The Graduate School of Business (GSB) and the Breakwater Lodge, which shares the school's campus, are part of a community-spirited recycling project run by the Oasis Association.
The initiative has not only highlighted environmental consciousness at the two organisations, but is also helping the city's intellectually-disabled people.
Founded in 1952, the association assists those with intellectual disability to realise their fullest potential by becoming as independent and productive as possible. The association runs seven centres catering for the unique needs of over 440 people every day.
The recycling project is just one of the association's employment-generating activities. Oasis provides a free collection service for those businesses that qualify according to the volumes of materials and distance from the depots.
It was former MBA student Thomas van der Zee who first mooted the idea of participation.
"My wife and I have always been keen on recycling and she began our involvement with Oasis. We started by delivering our recyclable waste to them and soon realised we could do more by introducing it to our friends and organisations we were involved in," he said.
The idea was a big hit with the GSB and Breakwater Lodge communities. It wasn't long before there was a room packed ceiling high with recyclable waste for Oasis to truck back to their premises each week. Students also began taking bags home so that they could bring their recyclables in.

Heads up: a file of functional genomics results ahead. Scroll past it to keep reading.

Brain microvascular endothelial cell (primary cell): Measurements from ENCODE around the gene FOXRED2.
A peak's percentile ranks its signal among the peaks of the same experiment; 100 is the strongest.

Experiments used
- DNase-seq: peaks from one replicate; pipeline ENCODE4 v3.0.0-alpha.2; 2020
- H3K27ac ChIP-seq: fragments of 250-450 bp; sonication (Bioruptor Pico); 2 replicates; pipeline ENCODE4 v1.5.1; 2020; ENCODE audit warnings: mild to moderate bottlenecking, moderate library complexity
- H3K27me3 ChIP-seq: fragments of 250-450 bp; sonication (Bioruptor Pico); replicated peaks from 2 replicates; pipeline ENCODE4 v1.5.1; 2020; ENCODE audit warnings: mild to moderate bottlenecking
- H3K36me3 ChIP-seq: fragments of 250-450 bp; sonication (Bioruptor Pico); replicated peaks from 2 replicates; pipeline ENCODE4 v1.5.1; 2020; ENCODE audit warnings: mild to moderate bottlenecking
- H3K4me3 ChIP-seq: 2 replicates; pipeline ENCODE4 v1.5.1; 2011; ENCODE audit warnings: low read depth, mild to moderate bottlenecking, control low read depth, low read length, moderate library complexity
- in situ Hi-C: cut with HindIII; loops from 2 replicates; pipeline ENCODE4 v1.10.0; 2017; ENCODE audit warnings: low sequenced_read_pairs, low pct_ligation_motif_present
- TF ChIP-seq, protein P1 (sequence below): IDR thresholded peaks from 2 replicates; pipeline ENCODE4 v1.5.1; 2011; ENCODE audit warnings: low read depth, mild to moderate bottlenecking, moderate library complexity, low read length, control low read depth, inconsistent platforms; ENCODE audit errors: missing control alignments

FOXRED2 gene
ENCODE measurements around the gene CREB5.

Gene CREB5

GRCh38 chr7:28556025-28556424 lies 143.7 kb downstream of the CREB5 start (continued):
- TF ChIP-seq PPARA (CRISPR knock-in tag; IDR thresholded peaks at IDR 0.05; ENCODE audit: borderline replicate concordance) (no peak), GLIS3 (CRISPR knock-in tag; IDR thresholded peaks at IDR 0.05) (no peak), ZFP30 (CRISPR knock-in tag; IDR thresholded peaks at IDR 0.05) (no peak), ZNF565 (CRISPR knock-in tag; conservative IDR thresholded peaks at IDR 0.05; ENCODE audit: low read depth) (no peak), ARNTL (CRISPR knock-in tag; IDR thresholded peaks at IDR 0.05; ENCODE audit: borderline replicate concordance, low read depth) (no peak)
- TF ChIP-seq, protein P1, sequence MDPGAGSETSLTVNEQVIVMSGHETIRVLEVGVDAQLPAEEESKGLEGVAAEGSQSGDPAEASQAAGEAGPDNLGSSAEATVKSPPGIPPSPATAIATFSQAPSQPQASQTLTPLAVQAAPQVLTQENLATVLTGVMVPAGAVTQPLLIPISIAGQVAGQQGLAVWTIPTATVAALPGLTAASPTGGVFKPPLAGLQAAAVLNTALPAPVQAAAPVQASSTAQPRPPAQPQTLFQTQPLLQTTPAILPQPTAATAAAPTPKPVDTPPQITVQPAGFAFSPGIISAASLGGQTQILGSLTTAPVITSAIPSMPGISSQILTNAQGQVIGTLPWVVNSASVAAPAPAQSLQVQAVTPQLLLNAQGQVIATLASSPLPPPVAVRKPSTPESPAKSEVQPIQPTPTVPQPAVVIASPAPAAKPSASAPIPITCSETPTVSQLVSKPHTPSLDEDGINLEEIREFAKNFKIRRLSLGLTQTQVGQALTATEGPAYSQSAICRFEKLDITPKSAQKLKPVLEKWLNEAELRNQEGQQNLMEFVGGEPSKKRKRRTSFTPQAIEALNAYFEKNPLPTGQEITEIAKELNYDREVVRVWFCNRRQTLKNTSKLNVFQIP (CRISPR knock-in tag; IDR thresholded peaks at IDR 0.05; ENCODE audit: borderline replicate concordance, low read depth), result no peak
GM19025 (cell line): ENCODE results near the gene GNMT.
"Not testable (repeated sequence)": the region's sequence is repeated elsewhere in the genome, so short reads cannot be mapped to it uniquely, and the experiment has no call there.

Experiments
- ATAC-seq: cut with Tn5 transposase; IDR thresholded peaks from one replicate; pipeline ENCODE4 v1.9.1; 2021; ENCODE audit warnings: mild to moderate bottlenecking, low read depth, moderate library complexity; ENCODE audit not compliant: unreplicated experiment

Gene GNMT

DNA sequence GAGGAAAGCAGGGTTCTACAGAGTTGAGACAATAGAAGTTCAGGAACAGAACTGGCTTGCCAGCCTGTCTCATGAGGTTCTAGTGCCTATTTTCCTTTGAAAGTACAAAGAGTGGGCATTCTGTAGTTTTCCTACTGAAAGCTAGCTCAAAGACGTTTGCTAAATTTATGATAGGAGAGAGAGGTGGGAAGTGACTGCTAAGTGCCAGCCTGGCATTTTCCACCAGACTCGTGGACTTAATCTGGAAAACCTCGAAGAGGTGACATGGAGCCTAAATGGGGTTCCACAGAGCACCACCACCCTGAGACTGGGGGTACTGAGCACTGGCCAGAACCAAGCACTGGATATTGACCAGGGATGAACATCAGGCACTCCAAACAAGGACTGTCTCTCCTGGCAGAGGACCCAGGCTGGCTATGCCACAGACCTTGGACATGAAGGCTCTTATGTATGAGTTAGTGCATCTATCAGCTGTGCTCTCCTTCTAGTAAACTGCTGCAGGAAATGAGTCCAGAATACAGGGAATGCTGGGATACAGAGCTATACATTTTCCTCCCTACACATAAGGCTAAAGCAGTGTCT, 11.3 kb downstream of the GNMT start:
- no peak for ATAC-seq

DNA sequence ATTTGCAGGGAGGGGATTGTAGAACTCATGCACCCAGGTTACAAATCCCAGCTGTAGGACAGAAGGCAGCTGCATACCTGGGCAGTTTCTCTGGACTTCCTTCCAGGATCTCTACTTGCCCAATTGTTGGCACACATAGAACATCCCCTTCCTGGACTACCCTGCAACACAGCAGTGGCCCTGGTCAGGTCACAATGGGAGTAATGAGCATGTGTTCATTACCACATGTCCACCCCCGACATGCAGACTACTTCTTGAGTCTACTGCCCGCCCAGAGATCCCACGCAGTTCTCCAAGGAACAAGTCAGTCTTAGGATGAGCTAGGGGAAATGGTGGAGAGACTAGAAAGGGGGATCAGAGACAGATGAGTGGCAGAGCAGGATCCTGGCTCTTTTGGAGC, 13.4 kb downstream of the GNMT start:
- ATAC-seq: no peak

"By the end of the year, we must have recycled many, many tons," Van der Zee said.
Breakwater Lodge manager Peggy Klement, who oversees the project, says it has gone from strength to strength.
"We're hoping to introduce green containers to all our rooms so that our patrons can also play a part in the recycling initiative. There may also be opportunities for some Oasis staff to work here from time to time too."
Oasis has also benefited; the organisation was chosen by a group of MBA students in 2004 for the company-analysis component of their degrees.
This work is licensed under a Creative Commons Attribution-NoDerivatives 4.0 International License.
Please view the republishing articles page for more information.